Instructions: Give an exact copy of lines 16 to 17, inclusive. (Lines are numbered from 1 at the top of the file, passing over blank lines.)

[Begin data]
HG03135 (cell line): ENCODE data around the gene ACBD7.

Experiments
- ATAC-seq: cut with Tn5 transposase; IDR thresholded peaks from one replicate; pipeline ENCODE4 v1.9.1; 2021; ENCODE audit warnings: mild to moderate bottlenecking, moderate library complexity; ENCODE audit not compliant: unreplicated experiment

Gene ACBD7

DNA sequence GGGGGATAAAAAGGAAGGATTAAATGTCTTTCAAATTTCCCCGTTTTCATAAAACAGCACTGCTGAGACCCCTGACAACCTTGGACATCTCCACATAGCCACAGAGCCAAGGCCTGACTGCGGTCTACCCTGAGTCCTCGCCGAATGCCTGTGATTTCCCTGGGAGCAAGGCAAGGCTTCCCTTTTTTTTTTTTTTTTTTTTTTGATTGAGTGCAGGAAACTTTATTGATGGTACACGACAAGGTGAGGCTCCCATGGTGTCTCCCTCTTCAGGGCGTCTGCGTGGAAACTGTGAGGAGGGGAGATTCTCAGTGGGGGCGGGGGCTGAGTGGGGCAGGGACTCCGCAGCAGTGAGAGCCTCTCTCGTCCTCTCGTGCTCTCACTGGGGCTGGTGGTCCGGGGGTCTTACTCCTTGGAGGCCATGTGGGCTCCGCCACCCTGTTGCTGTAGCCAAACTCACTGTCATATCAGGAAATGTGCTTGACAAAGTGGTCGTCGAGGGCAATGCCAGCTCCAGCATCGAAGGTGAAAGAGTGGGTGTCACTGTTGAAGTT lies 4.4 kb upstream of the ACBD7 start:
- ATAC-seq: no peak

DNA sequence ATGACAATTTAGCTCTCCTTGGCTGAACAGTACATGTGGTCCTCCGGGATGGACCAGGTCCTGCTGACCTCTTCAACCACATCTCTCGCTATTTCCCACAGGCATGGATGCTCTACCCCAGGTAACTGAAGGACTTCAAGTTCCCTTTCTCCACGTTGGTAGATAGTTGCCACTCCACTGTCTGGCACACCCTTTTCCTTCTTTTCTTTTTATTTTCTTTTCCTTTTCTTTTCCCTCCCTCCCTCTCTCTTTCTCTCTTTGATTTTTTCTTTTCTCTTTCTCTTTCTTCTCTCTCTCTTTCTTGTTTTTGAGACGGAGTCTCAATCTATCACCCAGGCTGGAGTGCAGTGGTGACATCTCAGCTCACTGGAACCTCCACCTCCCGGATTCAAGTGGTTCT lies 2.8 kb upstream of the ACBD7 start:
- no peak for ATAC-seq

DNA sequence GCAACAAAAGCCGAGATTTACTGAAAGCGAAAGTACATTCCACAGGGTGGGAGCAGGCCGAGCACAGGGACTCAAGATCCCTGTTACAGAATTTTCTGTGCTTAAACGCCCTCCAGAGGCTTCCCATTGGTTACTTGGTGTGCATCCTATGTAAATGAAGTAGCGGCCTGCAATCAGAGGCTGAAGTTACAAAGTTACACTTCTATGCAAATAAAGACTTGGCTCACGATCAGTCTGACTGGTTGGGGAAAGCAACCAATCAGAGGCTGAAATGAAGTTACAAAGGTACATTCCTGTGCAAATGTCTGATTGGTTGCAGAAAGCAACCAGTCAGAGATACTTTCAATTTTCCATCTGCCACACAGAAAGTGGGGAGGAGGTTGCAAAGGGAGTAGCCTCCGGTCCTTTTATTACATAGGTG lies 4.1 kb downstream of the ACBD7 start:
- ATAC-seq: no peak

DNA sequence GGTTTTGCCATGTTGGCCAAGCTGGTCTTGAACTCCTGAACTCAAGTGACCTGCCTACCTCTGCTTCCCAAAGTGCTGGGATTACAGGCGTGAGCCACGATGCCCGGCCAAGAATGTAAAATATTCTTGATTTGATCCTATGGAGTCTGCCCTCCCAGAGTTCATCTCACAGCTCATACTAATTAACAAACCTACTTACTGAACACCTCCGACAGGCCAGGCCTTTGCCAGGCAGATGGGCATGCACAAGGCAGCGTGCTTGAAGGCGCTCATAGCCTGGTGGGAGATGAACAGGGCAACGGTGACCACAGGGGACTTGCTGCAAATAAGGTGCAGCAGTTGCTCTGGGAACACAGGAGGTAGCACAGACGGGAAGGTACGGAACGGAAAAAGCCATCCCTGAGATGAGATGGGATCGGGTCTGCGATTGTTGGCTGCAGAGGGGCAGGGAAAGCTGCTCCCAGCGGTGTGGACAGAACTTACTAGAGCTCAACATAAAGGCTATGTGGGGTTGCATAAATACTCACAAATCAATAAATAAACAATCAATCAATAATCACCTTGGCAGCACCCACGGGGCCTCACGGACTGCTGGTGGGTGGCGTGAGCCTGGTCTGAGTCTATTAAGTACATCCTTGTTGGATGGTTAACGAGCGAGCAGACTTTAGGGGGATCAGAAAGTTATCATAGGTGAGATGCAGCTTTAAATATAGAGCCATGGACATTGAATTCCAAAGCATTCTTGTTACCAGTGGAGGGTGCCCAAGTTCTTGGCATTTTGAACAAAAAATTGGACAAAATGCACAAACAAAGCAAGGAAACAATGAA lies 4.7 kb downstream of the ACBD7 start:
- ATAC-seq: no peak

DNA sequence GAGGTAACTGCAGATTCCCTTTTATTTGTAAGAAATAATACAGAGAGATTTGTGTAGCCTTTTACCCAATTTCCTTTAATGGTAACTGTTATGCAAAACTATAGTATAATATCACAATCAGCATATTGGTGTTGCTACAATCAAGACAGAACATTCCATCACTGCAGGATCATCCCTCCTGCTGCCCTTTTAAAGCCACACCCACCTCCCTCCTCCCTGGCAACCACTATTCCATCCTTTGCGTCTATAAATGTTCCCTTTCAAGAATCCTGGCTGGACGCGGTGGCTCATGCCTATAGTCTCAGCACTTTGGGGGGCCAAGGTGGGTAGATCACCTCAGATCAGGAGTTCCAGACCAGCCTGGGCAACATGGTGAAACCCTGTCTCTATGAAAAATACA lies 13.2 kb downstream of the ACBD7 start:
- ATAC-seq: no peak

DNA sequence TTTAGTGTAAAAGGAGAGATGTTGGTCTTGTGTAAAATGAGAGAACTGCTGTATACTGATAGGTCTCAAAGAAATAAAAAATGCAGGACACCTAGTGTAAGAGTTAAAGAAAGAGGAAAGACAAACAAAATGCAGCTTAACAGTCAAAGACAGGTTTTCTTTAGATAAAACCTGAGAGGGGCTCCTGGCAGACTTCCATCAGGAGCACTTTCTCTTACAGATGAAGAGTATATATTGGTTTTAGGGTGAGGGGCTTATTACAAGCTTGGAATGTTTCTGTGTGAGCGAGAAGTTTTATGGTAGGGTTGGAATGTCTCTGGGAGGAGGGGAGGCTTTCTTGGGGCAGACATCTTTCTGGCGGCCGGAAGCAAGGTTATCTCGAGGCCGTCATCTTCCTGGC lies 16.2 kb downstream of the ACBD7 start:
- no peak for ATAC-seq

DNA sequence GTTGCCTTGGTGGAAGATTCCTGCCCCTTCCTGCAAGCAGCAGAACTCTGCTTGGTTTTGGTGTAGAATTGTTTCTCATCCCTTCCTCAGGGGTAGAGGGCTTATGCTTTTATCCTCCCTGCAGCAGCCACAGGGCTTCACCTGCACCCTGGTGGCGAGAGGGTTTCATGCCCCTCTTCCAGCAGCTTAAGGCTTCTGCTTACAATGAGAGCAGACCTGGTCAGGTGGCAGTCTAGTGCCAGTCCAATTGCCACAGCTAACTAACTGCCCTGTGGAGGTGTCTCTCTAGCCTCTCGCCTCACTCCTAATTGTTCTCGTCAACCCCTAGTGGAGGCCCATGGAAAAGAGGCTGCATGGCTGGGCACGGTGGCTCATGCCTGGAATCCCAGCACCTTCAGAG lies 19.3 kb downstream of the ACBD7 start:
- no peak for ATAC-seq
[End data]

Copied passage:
- no peak for ATAC-seq

DNA sequence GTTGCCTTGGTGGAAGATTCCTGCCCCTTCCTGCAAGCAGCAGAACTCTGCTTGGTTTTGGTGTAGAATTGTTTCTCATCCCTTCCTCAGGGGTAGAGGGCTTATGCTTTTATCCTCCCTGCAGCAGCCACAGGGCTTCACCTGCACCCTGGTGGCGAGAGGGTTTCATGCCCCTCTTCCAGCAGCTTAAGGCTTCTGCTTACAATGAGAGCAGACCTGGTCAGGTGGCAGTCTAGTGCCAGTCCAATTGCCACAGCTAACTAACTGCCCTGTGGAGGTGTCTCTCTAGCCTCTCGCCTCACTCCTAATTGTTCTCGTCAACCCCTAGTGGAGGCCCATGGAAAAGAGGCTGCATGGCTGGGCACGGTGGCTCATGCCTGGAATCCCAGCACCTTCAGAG lies 19.3 kb downstream of the ACBD7 start: